• Eastern city of Kharkiv comes under renewed heavy shelling
  • Moscow says it has seized Kherson, mayor says troops on the streets
  • UN votes overwhelmingly to censor Russian invasion
  • Total refugees exceed one million – UNHCR

KYIV/KHARKIV, Ukraine, March 3 (Reuters) – Russia’s advance on Kiev has made little progress and Ukrainian forces are keeping Kharkiv and several other towns under attack, British military intelligence said on Thursday. , a day after Moscow claimed to have captured the black city. Seaport of Kherson.

Russian forces have yet to overthrow the government in Kiev, but thousands are believed to have been killed or injured and more than a million people have fled Ukraine in the week since President Vladimir Putin ordered the biggest attack on a European state since 1945.

“The main body of the large Russian column advancing on Kiev remains more than 30 km (19 miles) from the center of the city, having been delayed by fierce Ukrainian resistance, mechanical breakdowns and traffic jams,” the British ministry said. of Defense in an intelligence update.

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“The column made little discernible progress in more than three days,” he said. “Despite heavy Russian shelling, the cities of Kharkiv, Chernihiv and Mariupol remain in Ukrainian hands.”

In Borodyanka, a town 58 km (36 miles) northwest of Kiev, a resident breathlessly recounted his encounter with the enemy, as Reuters Television footage showed shell-damaged buildings, fires in the streets and destroyed military vehicles.

“They (the Russian soldiers) started shooting from their BMP (military vehicle), towards the park in front of the post office in the center of Borodyanka,” said a Ukrainian, who did not give his name.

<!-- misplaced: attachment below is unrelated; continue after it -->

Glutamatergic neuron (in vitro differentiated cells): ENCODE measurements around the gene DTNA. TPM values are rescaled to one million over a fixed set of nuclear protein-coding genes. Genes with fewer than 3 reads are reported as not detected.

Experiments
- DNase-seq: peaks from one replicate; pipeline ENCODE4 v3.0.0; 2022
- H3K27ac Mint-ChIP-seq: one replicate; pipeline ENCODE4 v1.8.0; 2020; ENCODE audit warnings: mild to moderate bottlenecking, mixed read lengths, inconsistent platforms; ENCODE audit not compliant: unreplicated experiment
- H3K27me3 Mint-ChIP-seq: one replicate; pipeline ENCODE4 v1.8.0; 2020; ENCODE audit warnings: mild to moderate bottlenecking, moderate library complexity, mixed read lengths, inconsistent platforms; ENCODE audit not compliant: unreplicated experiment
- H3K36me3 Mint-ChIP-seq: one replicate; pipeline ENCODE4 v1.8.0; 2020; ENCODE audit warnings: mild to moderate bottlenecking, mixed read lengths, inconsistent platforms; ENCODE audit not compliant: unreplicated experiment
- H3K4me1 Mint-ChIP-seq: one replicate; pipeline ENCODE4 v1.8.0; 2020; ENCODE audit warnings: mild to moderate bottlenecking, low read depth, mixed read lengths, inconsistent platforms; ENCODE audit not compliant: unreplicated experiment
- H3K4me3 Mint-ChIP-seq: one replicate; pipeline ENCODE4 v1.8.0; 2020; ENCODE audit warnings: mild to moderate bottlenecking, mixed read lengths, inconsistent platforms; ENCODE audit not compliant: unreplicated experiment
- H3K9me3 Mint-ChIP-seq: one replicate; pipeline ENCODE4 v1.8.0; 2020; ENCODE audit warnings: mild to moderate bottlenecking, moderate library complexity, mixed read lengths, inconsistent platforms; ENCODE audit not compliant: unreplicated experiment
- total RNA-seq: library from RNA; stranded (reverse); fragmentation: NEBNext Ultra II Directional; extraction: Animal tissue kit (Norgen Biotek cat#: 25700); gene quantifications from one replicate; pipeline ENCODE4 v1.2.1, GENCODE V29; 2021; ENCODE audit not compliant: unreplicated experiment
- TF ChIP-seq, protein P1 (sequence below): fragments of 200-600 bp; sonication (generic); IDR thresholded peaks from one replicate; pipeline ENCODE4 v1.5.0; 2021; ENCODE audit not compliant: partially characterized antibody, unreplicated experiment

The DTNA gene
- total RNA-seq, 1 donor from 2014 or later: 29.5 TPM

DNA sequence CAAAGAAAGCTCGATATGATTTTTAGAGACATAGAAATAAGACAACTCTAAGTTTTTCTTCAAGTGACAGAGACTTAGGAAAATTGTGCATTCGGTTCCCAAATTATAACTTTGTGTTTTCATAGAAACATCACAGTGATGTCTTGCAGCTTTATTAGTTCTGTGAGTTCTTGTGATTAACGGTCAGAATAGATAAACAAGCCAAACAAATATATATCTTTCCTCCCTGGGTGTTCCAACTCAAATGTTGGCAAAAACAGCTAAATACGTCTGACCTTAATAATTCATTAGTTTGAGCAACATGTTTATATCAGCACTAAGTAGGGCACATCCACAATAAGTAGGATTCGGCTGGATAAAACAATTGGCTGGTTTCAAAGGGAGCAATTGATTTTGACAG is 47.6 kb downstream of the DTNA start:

“Then those bastards started the tank and started shooting at the Fora (supermarket) which was already on fire. It caught fire again.”


Russia’s attack has led to a deluge of international sanctions that threaten global economic recovery from the COVID pandemic, and stoked fears of a wider conflict as Western countries send in weapons to aid Ukraine’s military .

The capture of Kherson, strategically located at the mouth of the Dnipro, would be the first major urban center to fall since Moscow launched its invasion on February 24.

Kherson Mayor Igor Kolykhayev said Wednesday evening that Russian troops were on the streets and entered the council building.

“I made no promises to them…I just asked them not to shoot people,” he said in a statement.

The US State Department has called on Putin and the Russian government to “immediately stop this bloodshed” and withdraw their forces from Ukraine. He also accused Moscow of launching an “all-out war on media freedom and truth” by blocking independent media and social media to prevent Russians from hearing news of the invasion of Ukraine.

A second round of talks between Russian and Ukrainian officials on a ceasefire was expected after the first talks ended on Monday without an agreement.

Russia calls its actions in Ukraine a “special operation” that is not designed to occupy territory but to destroy its neighbor’s military capabilities and capture what it considers dangerous nationalists.